The Slatest

Red-State Democrats Make a Show of Telling Off Chuck Schumer

Sen. Joe Manchin of West Virginia speaks to a reporter on Capitol Hill.
Sen. Joe Manchin (D-WV) speaks to a reporter on Capitol Hill.
Mark Wilson/Getty Images

Senate Democrats up for reelection in red states this year are in a pickle. They don’t want to alienate the liberal base by voting for Brett Kavanaugh’s nomination to the Supreme Court, but they also need to win over a substantial slice of Trump voters this fall. Kavanaugh’s nomination does provide at least one valuable opportunity—to make it as clear as humanely possible that Senate Minority Leader Chuck Schumer isn’t telling them what to do.

Behold this collection of quotes rounded up by Politico this week:

Joe Donnelly of Indiana: “My decision won’t have anything to do with Chuck Schumer.”

Heidi Heitkamp of North Dakota: “I’m going to vote the way I’m going to vote regardless of what the leader says.”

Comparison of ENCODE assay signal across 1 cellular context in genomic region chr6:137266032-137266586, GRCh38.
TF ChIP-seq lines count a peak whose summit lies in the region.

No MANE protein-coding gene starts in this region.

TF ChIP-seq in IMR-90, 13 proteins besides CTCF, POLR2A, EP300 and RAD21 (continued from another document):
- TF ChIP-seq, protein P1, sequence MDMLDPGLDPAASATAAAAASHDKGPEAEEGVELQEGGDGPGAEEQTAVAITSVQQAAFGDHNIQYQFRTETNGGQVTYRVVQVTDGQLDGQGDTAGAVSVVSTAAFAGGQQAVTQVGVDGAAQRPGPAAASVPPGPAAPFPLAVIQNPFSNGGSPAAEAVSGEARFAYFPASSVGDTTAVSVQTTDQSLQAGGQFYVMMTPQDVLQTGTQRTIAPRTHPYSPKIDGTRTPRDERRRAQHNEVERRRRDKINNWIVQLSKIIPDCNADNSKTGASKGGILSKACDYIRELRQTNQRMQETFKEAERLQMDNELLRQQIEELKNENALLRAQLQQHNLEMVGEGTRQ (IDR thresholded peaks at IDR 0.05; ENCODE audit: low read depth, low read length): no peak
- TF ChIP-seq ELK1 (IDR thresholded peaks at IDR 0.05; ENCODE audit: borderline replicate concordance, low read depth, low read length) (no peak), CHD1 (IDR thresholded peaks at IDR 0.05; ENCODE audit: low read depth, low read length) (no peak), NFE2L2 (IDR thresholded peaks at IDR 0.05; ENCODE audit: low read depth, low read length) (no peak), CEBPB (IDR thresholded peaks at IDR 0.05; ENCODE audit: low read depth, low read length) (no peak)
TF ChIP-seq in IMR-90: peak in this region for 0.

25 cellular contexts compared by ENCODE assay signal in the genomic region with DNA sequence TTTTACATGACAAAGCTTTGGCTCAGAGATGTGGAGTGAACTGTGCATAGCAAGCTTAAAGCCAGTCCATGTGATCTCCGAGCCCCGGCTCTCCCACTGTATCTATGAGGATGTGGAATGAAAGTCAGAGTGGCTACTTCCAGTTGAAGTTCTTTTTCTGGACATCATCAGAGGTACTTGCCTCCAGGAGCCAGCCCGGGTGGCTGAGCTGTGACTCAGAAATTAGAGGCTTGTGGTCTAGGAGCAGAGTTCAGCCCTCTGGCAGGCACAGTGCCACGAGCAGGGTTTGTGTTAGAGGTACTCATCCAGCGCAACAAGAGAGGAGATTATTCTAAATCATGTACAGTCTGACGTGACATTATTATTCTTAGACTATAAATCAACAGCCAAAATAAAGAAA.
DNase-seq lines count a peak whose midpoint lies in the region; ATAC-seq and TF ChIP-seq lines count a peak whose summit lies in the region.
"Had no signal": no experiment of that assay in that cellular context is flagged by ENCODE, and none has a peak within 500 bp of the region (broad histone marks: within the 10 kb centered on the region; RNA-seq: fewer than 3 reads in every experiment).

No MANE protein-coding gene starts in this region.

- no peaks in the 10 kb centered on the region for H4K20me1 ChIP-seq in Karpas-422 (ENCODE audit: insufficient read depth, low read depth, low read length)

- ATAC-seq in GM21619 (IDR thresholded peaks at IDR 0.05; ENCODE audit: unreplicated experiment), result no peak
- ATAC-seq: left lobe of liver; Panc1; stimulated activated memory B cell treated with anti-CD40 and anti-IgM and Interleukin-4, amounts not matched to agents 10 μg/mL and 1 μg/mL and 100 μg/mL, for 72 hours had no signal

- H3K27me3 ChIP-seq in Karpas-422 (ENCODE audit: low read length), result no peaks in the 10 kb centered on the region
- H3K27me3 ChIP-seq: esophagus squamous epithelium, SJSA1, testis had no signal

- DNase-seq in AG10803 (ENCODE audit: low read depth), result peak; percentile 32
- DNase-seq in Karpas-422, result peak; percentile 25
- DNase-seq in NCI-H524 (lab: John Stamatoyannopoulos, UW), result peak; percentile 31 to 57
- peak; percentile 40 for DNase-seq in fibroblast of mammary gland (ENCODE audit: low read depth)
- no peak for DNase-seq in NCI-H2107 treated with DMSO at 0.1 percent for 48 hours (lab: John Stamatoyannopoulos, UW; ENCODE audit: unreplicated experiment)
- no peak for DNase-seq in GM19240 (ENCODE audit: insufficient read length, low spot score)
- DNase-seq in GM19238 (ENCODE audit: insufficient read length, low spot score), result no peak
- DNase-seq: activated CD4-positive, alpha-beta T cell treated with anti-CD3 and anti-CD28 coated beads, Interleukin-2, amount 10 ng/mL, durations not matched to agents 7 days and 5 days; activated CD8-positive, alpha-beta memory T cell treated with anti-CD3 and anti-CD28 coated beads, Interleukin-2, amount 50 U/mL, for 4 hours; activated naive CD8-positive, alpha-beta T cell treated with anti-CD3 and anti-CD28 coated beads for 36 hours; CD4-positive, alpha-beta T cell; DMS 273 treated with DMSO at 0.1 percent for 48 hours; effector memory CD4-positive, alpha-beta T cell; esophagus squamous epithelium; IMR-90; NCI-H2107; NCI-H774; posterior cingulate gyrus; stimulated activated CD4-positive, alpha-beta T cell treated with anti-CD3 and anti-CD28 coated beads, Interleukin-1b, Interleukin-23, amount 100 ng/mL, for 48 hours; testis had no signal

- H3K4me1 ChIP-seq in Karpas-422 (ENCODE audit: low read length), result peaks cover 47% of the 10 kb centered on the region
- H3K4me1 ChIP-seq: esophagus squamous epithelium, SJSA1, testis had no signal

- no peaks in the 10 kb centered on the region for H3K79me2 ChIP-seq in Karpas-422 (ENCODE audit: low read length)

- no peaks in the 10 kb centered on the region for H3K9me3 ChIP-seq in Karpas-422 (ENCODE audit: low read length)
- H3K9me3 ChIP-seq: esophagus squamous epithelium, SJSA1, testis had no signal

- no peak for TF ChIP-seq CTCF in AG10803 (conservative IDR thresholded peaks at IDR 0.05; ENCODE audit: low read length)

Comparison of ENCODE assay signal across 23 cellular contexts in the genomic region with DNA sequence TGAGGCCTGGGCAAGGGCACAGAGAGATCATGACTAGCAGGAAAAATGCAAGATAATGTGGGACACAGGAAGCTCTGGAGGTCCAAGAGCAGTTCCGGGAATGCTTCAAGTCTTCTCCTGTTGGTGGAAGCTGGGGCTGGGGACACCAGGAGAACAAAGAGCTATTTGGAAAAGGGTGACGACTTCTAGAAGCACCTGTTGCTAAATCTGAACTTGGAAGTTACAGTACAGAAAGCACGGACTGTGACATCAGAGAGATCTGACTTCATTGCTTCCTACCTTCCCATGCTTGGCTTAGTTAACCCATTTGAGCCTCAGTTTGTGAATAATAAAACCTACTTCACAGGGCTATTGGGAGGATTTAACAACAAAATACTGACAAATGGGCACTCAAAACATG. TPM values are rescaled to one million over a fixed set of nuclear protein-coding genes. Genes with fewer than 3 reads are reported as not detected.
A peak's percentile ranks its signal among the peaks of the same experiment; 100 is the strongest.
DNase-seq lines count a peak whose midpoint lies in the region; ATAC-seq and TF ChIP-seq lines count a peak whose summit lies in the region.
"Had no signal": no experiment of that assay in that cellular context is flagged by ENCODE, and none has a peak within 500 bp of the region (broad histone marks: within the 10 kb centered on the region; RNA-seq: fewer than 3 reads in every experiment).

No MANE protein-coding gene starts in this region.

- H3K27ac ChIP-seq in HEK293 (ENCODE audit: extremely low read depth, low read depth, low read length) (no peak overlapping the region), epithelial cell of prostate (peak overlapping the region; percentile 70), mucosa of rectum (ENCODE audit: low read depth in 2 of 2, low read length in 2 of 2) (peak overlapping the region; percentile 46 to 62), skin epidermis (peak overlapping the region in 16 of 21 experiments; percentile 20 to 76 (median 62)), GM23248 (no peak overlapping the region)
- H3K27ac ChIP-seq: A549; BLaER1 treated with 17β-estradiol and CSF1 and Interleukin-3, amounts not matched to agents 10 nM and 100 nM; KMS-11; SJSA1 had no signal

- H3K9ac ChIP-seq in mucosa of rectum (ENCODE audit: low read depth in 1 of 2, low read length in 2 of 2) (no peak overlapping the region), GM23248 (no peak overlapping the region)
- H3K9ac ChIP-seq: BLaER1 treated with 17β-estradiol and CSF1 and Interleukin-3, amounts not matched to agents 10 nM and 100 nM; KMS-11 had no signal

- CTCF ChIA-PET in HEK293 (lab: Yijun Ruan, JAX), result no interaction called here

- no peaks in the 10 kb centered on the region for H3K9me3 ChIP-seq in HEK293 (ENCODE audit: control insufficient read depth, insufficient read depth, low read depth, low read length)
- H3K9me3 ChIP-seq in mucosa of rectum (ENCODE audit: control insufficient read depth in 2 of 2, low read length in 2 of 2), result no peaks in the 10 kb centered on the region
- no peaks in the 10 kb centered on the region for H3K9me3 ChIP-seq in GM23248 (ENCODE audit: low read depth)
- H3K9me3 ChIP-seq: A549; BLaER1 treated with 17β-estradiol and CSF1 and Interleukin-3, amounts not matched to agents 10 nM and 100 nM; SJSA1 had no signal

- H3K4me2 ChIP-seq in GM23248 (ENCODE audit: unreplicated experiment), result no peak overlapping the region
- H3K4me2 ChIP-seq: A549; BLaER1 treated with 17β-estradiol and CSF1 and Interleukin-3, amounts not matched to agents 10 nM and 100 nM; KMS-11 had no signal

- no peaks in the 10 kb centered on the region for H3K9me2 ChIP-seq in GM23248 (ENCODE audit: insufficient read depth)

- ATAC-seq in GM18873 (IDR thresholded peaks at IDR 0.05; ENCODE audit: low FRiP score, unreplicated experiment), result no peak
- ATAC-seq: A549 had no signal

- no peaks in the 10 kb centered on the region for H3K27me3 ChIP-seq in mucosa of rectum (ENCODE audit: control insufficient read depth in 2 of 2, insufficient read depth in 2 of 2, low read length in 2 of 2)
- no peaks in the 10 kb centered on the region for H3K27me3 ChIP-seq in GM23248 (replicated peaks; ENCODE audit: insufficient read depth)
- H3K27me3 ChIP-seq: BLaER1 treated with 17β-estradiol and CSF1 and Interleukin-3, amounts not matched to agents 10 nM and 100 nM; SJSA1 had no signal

Claire McCaskill of Missouri: “He doesn’t come to me and say: ‘You’ve got to vote with us on this.’ He knows I’ll tell him to take a flyin’ leap.”

Joe Manchin of West Virginia: “I’ll be 71 years old in August, you’re going to whip me? Kiss my you know what.”

None of that will come as a surprise to Schumer. The Democratic leader has promised to fight Kavanaugh’s nomination, but he also knows that the only way to ultimately prevent Trump from pushing the court further to the right is to take control of the Senate. And for Democrats to do that, they need at least three—and likely all four—of those red-state Democrats in the upper chamber next year. Publicly pressuring any of them to vote against Kavanaugh now would play right into the hands of Republicans, who are already arguing that those Democrats are nothing more than Schumer puppets.

That’s not to say that Schumer can’t exert some pressure behind closed doors, just that it’s far too early to be waging a full-court press. If Democrats are going to keep Kavanaugh off the high court, they’ll need to keep their entire caucus together and convince at least one Republican to join them in voting against confirmation. It’s doubtful they can do the latter. And if they can’t, then Schumer might even give his own members the green light to cross him, in the hopes they’ll all be around the next time he needs them.